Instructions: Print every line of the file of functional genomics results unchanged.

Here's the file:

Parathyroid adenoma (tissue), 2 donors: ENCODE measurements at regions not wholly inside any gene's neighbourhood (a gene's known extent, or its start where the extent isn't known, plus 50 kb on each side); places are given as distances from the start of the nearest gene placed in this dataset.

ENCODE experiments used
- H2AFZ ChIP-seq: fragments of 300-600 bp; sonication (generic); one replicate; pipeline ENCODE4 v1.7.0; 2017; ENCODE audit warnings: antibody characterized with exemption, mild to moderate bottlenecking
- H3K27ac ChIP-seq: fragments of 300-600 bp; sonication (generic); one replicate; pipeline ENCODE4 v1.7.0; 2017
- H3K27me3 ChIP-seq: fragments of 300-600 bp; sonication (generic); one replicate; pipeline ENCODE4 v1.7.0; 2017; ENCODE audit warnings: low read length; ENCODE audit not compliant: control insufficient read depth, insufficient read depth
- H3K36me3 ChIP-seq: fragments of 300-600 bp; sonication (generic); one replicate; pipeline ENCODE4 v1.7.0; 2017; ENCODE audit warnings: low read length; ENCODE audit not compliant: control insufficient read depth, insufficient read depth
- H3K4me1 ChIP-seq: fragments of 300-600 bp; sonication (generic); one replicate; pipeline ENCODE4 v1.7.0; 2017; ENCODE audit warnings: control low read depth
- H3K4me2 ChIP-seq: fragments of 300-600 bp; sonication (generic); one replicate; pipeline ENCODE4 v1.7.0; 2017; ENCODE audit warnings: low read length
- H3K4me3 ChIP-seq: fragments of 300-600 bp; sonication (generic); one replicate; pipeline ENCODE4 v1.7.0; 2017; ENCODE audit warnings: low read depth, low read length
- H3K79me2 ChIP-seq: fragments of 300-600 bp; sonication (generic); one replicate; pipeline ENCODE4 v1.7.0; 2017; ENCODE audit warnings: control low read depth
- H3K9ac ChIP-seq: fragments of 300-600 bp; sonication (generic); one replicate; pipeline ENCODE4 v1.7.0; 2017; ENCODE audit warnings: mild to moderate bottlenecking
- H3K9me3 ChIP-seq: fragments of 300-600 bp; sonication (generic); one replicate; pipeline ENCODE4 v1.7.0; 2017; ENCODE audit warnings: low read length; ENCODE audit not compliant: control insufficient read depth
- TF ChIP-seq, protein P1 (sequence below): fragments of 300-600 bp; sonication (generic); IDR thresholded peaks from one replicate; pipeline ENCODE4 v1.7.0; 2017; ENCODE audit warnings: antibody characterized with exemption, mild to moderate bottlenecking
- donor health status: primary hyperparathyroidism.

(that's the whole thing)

Parathyroid adenoma (tissue), 2 donors: ENCODE measurements at regions not wholly inside any gene's neighbourhood (a gene's known extent, or its start where the extent isn't known, plus 50 kb on each side); places are given as distances from the start of the nearest gene placed in this dataset.

ENCODE experiments used
- H2AFZ ChIP-seq: fragments of 300-600 bp; sonication (generic); one replicate; pipeline ENCODE4 v1.7.0; 2017; ENCODE audit warnings: antibody characterized with exemption, mild to moderate bottlenecking
- H3K27ac ChIP-seq: fragments of 300-600 bp; sonication (generic); one replicate; pipeline ENCODE4 v1.7.0; 2017
- H3K27me3 ChIP-seq: fragments of 300-600 bp; sonication (generic); one replicate; pipeline ENCODE4 v1.7.0; 2017; ENCODE audit warnings: low read length; ENCODE audit not compliant: control insufficient read depth, insufficient read depth
- H3K36me3 ChIP-seq: fragments of 300-600 bp; sonication (generic); one replicate; pipeline ENCODE4 v1.7.0; 2017; ENCODE audit warnings: low read length; ENCODE audit not compliant: control insufficient read depth, insufficient read depth
- H3K4me1 ChIP-seq: fragments of 300-600 bp; sonication (generic); one replicate; pipeline ENCODE4 v1.7.0; 2017; ENCODE audit warnings: control low read depth
- H3K4me2 ChIP-seq: fragments of 300-600 bp; sonication (generic); one replicate; pipeline ENCODE4 v1.7.0; 2017; ENCODE audit warnings: low read length
- H3K4me3 ChIP-seq: fragments of 300-600 bp; sonication (generic); one replicate; pipeline ENCODE4 v1.7.0; 2017; ENCODE audit warnings: low read depth, low read length
- H3K79me2 ChIP-seq: fragments of 300-600 bp; sonication (generic); one replicate; pipeline ENCODE4 v1.7.0; 2017; ENCODE audit warnings: control low read depth
- H3K9ac ChIP-seq: fragments of 300-600 bp; sonication (generic); one replicate; pipeline ENCODE4 v1.7.0; 2017; ENCODE audit warnings: mild to moderate bottlenecking
- H3K9me3 ChIP-seq: fragments of 300-600 bp; sonication (generic); one replicate; pipeline ENCODE4 v1.7.0; 2017; ENCODE audit warnings: low read length; ENCODE audit not compliant: control insufficient read depth
- TF ChIP-seq, protein P1 (sequence below): fragments of 300-600 bp; sonication (generic); IDR thresholded peaks from one replicate; pipeline ENCODE4 v1.7.0; 2017; ENCODE audit warnings: antibody characterized with exemption, mild to moderate bottlenecking
- donor health status: primary hyperparathyroidism.